From July 19-21, activists from across the globe gathered in Istanbul for the second edition of the Global Summit on Intellectual Property and Access to Medicines (GSIPA2M). This event is a biennial gathering organized by the International Treatment Preparedness Coalition (ITPC) and Make Medicines Affordable consortium to hold critical debates and discussions on ensuring that intellectual property rights don’t undermine equitable access to lifesaving medicines. At the summit, one thing became crystal clear: the challenges of the Access to Medicines (A2M) movement are diverse and enormous. They include Big Pharma’s unstoppable greed and influence over governments, multi-stakeholder initiatives usurping the role of UN institutions, and insufficiency of national-level laws and institutions.
COVID-19 cases persist all over the world, causing special concern in regions where vaccination rates are low due to inequities in access to vaccines. As the pandemic continues, analyses of the global response continue to point out the dangers of the predominant multi-stakeholder driven campaigns. One of the latest in line of such analyses is a report published by Transnational Institute and Friends of the Earth International in July. It zooms into how transnational corporations (TNCs) seized the opportunity to gain more power over international institutions and expand markets during the COVID-19 pandemic. During the launch of the report, Lauren Paremoer from the People’s Health Movement underlined that the capture of the multilateral system by TNCs and private philanthropies was already underway before the pandemic, but the extraordinary circumstances led to an unanticipated expansion.
Nakani is a word that comes from the Tlingit language. Nakani is defined as a person, or entity, which serves as a connector and/ or go between for different people, places, and cultures. This is the role each member of Nakani’s Native Program tries to embody as they help bring together all tribal communities to learn from and about one another. This word is a perfect descriptor for its members and leadership. This description is also a perfect introduction to each of the members I interviewed for this article. Nakani Native Program has undergone many changes since it began as an offshoot of American Friends Service Committee, AFSC. AFSC, is a non-profit Quaker organization founded by the Religious Society of Friends.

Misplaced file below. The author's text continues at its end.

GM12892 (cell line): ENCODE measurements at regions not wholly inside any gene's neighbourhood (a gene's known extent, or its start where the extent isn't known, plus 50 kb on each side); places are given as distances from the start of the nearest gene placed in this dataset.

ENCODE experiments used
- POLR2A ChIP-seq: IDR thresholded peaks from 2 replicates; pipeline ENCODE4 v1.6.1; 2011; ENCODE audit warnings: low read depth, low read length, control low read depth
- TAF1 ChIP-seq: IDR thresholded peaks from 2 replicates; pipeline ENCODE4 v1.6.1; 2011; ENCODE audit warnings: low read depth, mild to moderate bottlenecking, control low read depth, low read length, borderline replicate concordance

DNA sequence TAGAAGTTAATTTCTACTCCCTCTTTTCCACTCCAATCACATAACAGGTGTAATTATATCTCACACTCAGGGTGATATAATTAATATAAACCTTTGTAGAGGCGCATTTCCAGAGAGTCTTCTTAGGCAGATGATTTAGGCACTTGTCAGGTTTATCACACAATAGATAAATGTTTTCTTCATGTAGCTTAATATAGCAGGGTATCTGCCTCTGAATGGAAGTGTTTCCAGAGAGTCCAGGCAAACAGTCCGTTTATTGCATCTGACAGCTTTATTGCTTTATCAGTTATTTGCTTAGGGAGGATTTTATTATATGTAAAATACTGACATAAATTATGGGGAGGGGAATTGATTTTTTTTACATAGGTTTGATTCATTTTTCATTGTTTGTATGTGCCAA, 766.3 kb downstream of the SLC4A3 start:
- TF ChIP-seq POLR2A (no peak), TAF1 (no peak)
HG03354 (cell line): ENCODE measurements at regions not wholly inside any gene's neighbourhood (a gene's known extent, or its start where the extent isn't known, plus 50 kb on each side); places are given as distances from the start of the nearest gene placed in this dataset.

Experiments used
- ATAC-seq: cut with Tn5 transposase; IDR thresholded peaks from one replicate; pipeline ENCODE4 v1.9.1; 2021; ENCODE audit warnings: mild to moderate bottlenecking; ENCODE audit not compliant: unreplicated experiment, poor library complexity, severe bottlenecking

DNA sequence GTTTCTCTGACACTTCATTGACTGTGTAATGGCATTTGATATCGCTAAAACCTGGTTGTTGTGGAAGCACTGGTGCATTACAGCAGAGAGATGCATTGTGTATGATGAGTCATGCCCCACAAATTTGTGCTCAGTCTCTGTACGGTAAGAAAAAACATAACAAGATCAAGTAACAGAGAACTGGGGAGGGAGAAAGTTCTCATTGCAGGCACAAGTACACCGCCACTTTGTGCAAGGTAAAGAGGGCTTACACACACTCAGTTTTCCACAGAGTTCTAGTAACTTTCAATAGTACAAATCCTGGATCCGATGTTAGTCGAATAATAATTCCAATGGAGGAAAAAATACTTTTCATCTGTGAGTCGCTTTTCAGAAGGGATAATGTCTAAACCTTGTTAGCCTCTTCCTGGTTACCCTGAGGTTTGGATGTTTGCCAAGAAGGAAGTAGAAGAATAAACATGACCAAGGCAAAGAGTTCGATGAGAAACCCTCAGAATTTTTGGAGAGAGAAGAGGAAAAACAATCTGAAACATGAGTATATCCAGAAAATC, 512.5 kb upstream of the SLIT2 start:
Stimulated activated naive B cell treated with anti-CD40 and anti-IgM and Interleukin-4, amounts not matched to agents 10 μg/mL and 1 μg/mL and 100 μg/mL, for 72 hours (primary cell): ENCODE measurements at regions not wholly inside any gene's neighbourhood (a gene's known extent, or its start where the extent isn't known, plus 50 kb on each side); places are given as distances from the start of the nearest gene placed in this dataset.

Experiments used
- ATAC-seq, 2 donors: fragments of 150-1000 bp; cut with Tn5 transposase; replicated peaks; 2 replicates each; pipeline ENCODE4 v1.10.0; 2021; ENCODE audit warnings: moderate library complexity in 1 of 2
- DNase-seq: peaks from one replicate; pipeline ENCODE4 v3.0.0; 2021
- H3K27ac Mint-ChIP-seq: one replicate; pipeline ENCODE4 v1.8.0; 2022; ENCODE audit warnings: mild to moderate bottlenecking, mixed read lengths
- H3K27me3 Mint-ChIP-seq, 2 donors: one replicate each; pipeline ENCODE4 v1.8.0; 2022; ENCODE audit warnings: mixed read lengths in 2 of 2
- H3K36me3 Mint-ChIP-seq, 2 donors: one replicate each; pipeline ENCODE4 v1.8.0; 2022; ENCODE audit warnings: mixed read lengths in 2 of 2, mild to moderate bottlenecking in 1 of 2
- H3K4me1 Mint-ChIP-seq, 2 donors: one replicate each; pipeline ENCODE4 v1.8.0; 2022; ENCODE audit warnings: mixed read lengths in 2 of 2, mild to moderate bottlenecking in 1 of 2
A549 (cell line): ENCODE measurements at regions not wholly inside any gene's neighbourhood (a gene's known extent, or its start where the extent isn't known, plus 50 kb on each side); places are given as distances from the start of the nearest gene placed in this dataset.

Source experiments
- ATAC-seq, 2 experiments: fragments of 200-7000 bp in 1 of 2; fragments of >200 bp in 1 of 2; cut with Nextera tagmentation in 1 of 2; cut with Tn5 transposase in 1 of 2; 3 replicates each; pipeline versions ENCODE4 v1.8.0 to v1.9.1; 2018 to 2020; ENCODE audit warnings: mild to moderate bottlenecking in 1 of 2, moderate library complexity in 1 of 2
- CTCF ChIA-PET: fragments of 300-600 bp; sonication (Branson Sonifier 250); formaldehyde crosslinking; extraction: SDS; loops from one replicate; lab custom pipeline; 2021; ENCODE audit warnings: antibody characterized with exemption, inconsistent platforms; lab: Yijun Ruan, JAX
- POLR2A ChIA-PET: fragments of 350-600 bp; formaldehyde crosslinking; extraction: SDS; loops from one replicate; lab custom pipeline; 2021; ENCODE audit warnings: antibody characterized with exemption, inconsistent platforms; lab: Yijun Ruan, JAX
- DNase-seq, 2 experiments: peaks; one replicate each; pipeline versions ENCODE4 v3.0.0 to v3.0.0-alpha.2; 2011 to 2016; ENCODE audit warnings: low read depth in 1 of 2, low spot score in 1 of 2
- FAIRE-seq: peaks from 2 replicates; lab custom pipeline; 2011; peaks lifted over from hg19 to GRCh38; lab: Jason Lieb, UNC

Far too many people have suffered and died because our medicines and medical products system was not prepared to respond to the COVID-19 pandemic with prompt and universal access to reliable tests, treatments, and vaccines. Governments, non-profits, and industry in the U.S. and around the world are working furiously to catch up. But their efforts have been hampered by fundamental flaws in our profit-driven pharmaceutical industry. For Americans with diabetes, cancer, asthma, infectious diseases, mental illnesses, and a myriad of other health issues, those flaws have been causing suffering and even death for decades.
Cheryl Morales started the medicinal garden at the Aaniiih Nakoda College’s demonstration farm in 2010 with only four plants: yarrow, echinacea, plantain and liquorice root. After 10 years, the garden has expanded to hold more than 60 plants. The six raised garden beds, a garden wheel and a greenhouse make up almost 30,000 square feet. Almost all of her plants also grow naturally in the mountains, valleys and river banks on the Fort Belknap Reservation in northern Montana. The plants have also been used for generations as medicines to treat a wide variety of symptoms: echinacea is used to help boost the immune system, protecting healthy cells; valerian is a strong sedative that can address nervousness, tension and stress; liquorice root is an antihistamine, which treats allergy symptoms.
The grave risks and dangers in the process of worldwide out-sourcing and so-called globalization of the past 30 years or so are becoming starkly clear as the ongoing health emergency across China threatens vital world supply chains from China to the rest of the world. While much attention is focused on the risks to smartphone components or auto manufacture via supplies of key parts from China or to the breakdown of oil deliveries in the last weeks...